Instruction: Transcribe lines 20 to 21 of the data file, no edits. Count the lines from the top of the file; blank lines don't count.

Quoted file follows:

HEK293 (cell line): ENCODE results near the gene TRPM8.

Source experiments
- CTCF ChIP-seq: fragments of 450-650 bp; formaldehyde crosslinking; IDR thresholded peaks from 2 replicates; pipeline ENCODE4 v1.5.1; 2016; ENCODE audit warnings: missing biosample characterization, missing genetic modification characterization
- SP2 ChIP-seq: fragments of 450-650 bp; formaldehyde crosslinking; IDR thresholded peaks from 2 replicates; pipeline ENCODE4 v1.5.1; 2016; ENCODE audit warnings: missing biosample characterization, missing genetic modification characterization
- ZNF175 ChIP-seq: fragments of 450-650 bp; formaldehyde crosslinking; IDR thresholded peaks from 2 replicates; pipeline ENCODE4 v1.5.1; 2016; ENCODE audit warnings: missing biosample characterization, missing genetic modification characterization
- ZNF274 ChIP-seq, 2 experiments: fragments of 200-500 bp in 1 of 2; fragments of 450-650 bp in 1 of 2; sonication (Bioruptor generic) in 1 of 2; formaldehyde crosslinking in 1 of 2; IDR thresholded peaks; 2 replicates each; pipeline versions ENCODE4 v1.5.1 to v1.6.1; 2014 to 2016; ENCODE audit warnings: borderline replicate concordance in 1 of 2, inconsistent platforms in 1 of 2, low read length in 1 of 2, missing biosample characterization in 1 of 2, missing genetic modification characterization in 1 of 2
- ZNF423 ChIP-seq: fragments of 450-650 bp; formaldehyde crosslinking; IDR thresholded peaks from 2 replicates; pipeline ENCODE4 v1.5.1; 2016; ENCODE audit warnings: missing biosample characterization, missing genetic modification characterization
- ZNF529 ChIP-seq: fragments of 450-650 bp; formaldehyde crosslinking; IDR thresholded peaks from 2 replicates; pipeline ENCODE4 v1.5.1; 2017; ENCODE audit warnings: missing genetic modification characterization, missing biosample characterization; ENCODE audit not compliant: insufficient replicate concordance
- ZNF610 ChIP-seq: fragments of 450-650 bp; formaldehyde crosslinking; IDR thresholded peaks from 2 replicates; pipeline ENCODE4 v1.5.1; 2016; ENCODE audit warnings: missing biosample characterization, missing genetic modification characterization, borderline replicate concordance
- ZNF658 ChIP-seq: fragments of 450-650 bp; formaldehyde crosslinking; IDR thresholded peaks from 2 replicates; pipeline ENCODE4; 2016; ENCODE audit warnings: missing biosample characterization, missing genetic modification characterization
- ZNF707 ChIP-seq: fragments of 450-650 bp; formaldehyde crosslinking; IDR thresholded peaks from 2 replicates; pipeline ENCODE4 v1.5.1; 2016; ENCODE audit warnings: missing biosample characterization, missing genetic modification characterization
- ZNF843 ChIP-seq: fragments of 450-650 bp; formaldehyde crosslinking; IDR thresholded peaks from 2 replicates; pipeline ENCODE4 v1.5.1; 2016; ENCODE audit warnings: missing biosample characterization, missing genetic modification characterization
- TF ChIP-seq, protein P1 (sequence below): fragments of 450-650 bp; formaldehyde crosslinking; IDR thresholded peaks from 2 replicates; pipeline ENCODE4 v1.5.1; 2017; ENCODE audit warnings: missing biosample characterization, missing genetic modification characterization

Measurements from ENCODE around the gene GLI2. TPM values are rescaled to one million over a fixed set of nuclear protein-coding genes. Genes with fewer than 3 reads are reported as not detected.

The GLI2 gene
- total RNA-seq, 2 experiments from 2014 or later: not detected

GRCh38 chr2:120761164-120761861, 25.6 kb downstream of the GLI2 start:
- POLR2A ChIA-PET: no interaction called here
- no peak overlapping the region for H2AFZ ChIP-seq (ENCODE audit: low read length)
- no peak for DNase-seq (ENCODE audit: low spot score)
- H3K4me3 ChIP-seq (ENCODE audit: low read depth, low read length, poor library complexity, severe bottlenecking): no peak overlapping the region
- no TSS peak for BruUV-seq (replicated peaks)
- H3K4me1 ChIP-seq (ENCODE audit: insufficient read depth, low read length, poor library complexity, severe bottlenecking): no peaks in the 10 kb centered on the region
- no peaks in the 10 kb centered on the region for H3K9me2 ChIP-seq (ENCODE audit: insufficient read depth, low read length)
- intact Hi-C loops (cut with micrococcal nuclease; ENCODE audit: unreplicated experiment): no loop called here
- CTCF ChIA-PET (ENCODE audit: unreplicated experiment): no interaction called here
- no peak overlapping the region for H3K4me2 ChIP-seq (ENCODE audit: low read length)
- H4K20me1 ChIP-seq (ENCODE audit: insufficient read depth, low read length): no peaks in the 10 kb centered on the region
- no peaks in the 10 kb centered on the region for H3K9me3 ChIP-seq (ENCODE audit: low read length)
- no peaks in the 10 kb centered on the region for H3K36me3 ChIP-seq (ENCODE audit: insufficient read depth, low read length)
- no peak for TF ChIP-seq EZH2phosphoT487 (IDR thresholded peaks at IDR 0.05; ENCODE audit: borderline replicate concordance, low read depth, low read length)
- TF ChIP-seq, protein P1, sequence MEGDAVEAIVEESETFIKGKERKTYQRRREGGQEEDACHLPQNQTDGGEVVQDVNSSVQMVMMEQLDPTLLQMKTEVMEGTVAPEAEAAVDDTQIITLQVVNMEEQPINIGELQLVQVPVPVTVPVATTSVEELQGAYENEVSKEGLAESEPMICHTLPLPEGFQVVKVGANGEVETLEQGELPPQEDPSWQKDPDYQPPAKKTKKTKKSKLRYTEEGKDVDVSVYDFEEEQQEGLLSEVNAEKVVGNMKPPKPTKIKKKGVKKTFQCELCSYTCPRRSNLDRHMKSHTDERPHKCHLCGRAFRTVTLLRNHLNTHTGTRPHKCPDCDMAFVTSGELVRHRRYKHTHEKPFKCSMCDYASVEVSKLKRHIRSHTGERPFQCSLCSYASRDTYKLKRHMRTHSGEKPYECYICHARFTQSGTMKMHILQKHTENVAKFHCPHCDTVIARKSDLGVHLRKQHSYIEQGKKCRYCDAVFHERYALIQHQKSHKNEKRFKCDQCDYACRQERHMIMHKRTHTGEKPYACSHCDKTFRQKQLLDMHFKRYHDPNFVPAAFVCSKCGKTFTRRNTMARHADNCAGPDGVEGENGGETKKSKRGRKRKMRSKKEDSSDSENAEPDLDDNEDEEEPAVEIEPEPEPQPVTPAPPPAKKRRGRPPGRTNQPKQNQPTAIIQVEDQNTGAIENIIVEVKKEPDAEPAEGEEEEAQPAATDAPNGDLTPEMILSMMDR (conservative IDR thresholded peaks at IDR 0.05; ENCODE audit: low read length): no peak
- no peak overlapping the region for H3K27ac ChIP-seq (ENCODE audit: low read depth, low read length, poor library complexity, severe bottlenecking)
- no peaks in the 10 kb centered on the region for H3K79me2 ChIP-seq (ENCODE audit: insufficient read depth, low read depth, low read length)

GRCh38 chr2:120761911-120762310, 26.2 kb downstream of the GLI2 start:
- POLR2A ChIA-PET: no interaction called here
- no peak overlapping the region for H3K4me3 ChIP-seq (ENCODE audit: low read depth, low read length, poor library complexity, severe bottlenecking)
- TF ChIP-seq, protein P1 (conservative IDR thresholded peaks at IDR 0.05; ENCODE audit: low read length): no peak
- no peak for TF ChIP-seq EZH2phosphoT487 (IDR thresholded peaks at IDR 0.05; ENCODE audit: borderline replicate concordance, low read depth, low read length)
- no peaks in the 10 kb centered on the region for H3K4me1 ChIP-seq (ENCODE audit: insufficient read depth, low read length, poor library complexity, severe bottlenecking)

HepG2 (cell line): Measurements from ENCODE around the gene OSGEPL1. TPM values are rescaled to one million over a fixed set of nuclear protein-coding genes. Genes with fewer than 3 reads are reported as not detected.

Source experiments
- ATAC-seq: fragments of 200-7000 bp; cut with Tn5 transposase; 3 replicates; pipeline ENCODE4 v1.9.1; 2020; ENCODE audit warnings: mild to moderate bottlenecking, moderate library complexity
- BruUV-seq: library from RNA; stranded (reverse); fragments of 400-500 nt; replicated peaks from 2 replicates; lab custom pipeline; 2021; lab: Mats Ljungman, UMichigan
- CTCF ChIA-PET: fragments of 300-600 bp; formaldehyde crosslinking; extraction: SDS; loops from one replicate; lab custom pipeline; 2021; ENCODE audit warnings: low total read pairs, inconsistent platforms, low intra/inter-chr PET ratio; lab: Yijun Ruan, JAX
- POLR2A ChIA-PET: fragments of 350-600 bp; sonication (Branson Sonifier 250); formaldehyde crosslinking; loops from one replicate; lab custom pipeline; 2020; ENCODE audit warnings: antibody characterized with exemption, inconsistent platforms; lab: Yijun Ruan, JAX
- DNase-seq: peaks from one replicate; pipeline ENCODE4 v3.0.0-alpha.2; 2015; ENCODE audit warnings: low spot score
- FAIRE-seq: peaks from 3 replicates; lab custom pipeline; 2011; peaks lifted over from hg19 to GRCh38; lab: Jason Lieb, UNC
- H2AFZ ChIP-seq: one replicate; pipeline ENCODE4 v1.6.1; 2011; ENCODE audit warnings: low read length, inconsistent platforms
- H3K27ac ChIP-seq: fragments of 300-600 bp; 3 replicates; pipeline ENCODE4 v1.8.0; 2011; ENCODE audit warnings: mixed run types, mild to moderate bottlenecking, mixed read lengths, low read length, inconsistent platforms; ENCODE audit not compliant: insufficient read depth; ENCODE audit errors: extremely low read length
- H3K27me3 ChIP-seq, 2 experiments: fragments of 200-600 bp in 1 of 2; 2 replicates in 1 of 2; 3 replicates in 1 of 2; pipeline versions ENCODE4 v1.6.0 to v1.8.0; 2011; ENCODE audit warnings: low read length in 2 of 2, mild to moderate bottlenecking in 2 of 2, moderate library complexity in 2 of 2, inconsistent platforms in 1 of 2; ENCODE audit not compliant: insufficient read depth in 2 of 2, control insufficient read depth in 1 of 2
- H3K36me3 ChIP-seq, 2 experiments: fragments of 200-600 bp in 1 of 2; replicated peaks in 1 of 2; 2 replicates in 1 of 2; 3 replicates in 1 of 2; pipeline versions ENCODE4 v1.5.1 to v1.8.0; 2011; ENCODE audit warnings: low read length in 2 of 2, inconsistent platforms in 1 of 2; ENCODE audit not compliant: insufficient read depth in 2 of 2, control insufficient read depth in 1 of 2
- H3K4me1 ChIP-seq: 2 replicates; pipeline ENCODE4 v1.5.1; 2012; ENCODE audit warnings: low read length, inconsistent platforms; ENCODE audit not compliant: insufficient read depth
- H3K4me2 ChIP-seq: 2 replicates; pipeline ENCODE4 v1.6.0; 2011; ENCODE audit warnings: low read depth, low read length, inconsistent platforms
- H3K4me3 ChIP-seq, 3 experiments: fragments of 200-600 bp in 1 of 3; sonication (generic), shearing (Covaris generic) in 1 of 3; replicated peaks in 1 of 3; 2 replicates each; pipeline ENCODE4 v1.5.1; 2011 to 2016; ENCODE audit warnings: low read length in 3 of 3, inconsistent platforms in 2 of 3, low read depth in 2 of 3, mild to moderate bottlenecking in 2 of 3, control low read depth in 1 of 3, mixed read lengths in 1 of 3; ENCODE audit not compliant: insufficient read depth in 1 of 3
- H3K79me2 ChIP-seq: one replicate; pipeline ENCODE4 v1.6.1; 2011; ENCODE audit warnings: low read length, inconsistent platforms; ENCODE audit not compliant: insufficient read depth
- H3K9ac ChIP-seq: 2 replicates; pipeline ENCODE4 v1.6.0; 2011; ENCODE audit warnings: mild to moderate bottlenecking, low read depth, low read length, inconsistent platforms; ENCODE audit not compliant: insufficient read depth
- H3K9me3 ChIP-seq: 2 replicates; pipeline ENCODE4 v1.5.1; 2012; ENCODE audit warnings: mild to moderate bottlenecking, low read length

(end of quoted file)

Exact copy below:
- no peak for DNase-seq (ENCODE audit: low spot score)
- H3K4me3 ChIP-seq (ENCODE audit: low read depth, low read length, poor library complexity, severe bottlenecking): no peak overlapping the region